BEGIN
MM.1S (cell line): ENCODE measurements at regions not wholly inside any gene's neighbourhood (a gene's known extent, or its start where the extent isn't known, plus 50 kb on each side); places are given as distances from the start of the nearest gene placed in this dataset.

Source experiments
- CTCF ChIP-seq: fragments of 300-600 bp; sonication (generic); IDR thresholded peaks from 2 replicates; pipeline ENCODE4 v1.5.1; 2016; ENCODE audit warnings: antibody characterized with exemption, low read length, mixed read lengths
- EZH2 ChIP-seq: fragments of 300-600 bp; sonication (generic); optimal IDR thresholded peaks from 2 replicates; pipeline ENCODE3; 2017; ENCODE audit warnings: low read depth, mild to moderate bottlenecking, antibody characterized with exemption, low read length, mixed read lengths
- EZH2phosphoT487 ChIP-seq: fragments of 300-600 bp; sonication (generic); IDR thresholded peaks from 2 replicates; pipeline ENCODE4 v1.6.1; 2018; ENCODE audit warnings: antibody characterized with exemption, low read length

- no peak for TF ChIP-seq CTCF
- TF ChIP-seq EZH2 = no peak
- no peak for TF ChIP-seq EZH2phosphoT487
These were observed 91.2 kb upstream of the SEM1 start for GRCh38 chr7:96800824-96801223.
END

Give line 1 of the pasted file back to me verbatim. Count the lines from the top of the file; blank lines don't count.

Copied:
MM.1S (cell line): ENCODE measurements at regions not wholly inside any gene's neighbourhood (a gene's known extent, or its start where the extent isn't known, plus 50 kb on each side); places are given as distances from the start of the nearest gene placed in this dataset.